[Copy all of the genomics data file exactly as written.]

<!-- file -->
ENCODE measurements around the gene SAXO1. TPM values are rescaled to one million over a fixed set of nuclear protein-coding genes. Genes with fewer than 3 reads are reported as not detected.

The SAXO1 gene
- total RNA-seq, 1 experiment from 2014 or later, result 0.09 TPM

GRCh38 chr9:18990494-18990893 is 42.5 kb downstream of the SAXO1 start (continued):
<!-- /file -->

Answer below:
ENCODE measurements around the gene SAXO1. TPM values are rescaled to one million over a fixed set of nuclear protein-coding genes. Genes with fewer than 3 reads are reported as not detected.

The SAXO1 gene
- total RNA-seq, 1 experiment from 2014 or later, result 0.09 TPM

GRCh38 chr9:18990494-18990893 is 42.5 kb downstream of the SAXO1 start (continued):